In addition, it called for simplified procedures and technical safeguards to reduce mistakes, and more focus on the collection of statistics on inaccurate and low quality data.
Elsewhere in the report, the FRA said that despite data quality issues, complaints about incorrect or unlawful data use are rare.
However, it suggested that this might be because of people's lack of awareness or understanding of how to exercise their rights to access, correction or deletion. This it put down to the cumbersome nature of the process, admin hurdles, language barriers and a lack of specialised lawyers.
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"Such difficulties may be exacerbated if IT systems are made interoperable," it said. "The establishment of a 'one-stop-shop procedure' for receiving requests to access, correct and delete data could simplify procedures."
The report also called for increased data security safeguards on these systems to ensure asylum and migration data aren't unlawfully accessed, and make sure they only print and store hard copies where doing so is "duly justified".
Log files should be kept to monitor access, specifying who accessed a system and why, and these should be available to national data protection agencies and the European Data Protection Supervisor on request.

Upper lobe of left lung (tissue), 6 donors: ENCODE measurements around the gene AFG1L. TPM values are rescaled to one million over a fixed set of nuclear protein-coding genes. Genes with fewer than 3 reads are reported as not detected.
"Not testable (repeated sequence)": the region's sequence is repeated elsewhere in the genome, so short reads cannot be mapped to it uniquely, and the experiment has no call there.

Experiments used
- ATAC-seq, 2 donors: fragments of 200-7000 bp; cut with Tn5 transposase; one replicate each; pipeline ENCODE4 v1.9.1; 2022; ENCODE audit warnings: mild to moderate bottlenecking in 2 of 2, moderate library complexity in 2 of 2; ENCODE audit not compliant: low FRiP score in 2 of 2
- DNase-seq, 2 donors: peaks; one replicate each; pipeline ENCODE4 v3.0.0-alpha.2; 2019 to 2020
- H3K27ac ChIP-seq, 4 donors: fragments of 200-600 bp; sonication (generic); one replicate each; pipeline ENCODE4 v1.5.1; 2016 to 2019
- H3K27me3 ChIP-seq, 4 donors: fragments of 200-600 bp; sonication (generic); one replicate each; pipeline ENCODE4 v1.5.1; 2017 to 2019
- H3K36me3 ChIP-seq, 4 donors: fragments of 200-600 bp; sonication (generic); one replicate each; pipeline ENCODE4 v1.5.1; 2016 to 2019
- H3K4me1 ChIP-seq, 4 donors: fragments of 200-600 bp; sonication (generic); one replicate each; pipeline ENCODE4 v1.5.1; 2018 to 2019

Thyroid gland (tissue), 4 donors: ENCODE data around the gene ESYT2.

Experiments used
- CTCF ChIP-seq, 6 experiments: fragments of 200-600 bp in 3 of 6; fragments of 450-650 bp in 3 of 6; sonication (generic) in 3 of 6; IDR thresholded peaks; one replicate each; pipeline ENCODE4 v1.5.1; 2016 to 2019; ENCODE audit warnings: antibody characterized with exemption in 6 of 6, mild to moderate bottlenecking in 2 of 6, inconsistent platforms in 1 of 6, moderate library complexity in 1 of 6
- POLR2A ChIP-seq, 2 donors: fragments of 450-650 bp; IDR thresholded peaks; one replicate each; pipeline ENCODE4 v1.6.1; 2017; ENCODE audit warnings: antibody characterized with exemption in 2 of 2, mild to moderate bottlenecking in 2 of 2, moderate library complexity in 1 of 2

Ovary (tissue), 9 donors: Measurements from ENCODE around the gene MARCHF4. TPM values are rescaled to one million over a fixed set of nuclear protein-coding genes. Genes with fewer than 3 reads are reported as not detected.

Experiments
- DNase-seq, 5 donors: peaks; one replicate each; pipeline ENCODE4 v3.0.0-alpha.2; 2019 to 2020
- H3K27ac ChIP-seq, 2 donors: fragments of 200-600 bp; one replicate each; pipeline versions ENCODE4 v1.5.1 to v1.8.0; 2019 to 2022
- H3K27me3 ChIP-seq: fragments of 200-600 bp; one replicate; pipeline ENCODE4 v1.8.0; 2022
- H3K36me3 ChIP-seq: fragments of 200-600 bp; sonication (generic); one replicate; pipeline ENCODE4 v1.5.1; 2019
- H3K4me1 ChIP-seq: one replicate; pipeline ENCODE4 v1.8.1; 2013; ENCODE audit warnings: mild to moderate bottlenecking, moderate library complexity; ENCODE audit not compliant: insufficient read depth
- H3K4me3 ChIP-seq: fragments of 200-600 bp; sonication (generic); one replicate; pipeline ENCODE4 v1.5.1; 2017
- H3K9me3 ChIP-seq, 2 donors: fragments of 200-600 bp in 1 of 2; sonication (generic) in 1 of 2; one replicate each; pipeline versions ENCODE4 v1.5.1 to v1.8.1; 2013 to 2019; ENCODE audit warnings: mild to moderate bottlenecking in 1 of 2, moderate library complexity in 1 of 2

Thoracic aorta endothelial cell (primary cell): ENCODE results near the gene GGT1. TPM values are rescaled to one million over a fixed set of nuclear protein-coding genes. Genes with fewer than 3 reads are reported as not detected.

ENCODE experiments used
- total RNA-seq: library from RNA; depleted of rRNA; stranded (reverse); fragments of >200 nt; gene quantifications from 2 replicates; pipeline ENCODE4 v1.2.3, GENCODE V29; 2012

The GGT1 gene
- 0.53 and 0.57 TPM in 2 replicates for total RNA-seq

Lawmakers should also ensure that legislation on interoperable IT systems don't result in "circumventing access rules included in the legal instruments establishing the individual IT systems", it added.
The FRA also pointed out that, as Europol databases on stolen and lost travel documents and on individuals subject to alerts are linked to EU systems, member states need to be careful to manually review any information that has been entered by third countries.
"Oppressive regimes may include information about political opponents in these Interpol databases to prevent them from leaving the country or to track their movements," it said.
Related to this, the FRA sets out concerns about transfer of data to third countries, which could be damaging to those seeking international protection, and calls on authorities to take care not to share information with home countries when a person lodges their initial claim.
Meanwhile, using the IT systems to find and apprehend migrants in an irregular situation, for instance a list of people whose right to stay has expired, must be done with caution.
It warned against apprehension near essential service providers like schools or healthcare centres, which would affect fundamental rights. A similar argument against deterring migrants from seeking healthcare has been made against NHS Digital's sharing of non-medical NHS information with the Home Office for immigration enforcement.
The report also noted that border guards they interviewed said it would be possible to use IT systems to trace missing children – who can slip through the net if they enter unaccompanied, and fall victim to abuse or exploitation – but that the focus remains on catching perpetrators. ®